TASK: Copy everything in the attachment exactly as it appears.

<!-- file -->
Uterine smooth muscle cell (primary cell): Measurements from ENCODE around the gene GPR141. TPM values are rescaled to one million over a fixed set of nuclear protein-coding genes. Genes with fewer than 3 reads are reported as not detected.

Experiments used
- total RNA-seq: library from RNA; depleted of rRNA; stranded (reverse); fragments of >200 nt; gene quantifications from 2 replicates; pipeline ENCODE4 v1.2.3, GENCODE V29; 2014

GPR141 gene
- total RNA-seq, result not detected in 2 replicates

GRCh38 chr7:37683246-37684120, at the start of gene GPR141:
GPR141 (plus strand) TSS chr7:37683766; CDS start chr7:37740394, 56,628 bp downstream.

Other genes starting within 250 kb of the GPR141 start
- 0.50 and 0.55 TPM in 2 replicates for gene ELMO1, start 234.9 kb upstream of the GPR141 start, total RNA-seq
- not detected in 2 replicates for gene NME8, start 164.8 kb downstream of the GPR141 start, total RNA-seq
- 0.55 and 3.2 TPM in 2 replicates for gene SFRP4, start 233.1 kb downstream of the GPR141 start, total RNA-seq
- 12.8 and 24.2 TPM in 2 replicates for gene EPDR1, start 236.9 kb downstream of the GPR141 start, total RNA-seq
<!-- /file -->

Uterine smooth muscle cell (primary cell): Measurements from ENCODE around the gene GPR141. TPM values are rescaled to one million over a fixed set of nuclear protein-coding genes. Genes with fewer than 3 reads are reported as not detected.

Experiments used
- total RNA-seq: library from RNA; depleted of rRNA; stranded (reverse); fragments of >200 nt; gene quantifications from 2 replicates; pipeline ENCODE4 v1.2.3, GENCODE V29; 2014

GPR141 gene
- total RNA-seq, result not detected in 2 replicates

GRCh38 chr7:37683246-37684120, at the start of gene GPR141:
GPR141 (plus strand) TSS chr7:37683766; CDS start chr7:37740394, 56,628 bp downstream.

Other genes starting within 250 kb of the GPR141 start
- 0.50 and 0.55 TPM in 2 replicates for gene ELMO1, start 234.9 kb upstream of the GPR141 start, total RNA-seq
- not detected in 2 replicates for gene NME8, start 164.8 kb downstream of the GPR141 start, total RNA-seq
- 0.55 and 3.2 TPM in 2 replicates for gene SFRP4, start 233.1 kb downstream of the GPR141 start, total RNA-seq
- 12.8 and 24.2 TPM in 2 replicates for gene EPDR1, start 236.9 kb downstream of the GPR141 start, total RNA-seq